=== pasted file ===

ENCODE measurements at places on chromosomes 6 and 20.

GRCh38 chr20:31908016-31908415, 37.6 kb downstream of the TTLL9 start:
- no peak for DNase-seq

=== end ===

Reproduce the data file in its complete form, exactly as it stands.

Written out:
ENCODE measurements at places on chromosomes 6 and 20.

GRCh38 chr20:31908016-31908415, 37.6 kb downstream of the TTLL9 start:
- no peak for DNase-seq